The Library of Virginia

Before Recordings

New Technology

Early Field Recordings

Early Commercial Recording Sessions

Over the Airwaves

Creating Traditional Culture

The Interplay of Musical Styles

"Old Times Tunes" in Southwest Virginia

The Family Band

Mill to Microphone

Tidewater Tradition


Rising from the Mississippi Delta region, blues music was quickly integrated into African American musicians' existing repertoire of rags, dance tunes, ballads, religious music, and popular songs. By the early 1920s the fusion of these influences created the so-called East Coast or Piedmont style characterized by a highly syncopated guitar technique. Songsters, musicians who could play a variety of tunes and styles, usually played guitar on their recordings. They found ready audiences at rural house parties, mining and lumber camps, city street corners, factory exits, and town dancehalls.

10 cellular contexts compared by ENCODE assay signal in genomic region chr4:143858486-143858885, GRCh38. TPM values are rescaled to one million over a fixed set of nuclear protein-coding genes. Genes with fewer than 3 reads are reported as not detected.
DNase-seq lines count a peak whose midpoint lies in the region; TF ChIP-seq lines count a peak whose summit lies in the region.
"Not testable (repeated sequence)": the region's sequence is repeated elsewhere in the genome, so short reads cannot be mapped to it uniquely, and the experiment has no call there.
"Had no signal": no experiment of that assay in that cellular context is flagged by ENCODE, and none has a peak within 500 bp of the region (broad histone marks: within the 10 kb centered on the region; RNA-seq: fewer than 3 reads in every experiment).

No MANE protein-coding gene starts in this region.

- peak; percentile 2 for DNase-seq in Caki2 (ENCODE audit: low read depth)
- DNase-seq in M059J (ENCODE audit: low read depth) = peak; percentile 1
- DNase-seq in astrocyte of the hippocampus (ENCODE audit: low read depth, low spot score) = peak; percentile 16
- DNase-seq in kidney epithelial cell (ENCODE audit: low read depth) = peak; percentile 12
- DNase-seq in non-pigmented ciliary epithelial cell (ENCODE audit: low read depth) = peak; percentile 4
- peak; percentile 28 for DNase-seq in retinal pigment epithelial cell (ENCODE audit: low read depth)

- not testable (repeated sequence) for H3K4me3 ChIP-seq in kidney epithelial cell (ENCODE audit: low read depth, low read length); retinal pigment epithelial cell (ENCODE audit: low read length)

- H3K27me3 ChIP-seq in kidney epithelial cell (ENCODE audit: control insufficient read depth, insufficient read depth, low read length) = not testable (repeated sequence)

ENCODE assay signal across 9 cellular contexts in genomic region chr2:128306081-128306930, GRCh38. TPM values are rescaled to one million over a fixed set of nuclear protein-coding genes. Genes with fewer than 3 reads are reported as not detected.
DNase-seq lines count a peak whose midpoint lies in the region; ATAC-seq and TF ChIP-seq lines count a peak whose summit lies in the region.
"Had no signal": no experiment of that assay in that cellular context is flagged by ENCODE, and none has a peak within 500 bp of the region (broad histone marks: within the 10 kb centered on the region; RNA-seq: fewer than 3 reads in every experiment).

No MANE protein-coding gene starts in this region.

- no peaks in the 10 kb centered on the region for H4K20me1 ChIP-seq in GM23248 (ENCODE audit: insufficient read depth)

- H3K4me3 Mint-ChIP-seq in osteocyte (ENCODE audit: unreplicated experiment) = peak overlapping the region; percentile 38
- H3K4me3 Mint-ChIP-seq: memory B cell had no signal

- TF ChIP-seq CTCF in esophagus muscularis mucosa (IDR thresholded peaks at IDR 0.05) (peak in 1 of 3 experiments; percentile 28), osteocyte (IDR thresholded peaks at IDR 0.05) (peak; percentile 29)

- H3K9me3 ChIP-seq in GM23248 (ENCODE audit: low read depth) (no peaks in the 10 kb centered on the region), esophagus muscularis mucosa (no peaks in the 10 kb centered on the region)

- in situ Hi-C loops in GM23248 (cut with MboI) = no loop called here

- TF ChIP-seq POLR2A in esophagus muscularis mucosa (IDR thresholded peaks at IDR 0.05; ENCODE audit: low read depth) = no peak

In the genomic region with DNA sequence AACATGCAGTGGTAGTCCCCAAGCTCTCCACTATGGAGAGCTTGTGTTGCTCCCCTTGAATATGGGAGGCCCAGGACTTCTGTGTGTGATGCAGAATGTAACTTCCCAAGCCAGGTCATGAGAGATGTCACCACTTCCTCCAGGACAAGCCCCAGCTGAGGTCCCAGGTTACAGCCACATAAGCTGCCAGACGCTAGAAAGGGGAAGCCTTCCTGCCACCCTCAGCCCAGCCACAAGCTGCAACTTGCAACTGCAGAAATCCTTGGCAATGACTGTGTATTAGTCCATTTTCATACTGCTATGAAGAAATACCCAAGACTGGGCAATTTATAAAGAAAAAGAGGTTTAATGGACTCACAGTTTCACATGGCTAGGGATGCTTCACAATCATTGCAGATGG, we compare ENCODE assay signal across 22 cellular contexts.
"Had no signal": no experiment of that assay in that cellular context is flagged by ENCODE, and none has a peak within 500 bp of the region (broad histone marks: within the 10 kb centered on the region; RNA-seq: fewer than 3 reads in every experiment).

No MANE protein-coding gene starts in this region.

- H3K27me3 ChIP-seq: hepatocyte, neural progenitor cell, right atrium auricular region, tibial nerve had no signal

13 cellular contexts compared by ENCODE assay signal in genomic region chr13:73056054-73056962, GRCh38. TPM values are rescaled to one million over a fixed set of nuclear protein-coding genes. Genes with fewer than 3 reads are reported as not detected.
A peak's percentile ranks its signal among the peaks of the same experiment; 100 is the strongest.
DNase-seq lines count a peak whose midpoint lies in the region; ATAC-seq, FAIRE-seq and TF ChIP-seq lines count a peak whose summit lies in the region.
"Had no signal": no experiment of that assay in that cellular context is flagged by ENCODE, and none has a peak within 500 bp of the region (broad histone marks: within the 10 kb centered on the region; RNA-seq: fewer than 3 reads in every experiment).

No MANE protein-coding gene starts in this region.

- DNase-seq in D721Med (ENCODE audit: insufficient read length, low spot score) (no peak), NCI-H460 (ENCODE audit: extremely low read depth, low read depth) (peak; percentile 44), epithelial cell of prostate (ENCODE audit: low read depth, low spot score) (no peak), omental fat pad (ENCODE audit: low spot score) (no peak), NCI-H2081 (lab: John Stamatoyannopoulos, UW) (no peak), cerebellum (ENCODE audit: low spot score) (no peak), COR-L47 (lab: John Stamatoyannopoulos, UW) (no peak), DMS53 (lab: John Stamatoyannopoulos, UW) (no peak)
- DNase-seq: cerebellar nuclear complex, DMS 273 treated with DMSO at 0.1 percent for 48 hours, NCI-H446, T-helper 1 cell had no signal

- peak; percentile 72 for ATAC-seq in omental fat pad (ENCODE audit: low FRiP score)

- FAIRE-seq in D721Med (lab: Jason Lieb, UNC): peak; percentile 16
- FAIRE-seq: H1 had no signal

Born in Georgia, William "Bill" Moore was a barber and farmer in Tappahannock, although he also worked across the Rappahannock River in Warsaw in Richmond County. "Old Country Rock" demonstrates Moore's fine playing as the singer implores family members and fellow dancers to "rock." Steve Tarter and Harry Gay, from Scott County in Southwest Virginia, used classic blues lyrics and the 12-bar structure in their 1928 recordings for Victor, but the duo's highly syncopated and interlocking two-guitar arrangement reveals the influence of ragtime and string-band music.

All Recordings

Tarter and Gay, "Unknown Blues" (Victor 38017), recorded in Bristol, Tennessee, on November 2, 1928. Re-issued on Ragtime Blues Guitar (Document records, DOCD-5062).
William Moore, "Old Country Rock" (Paramount 12761), recorded in Chicago, ca. January 1928. Re-issued on Ragtime Blues Guitar (Document records, DOCD-5062).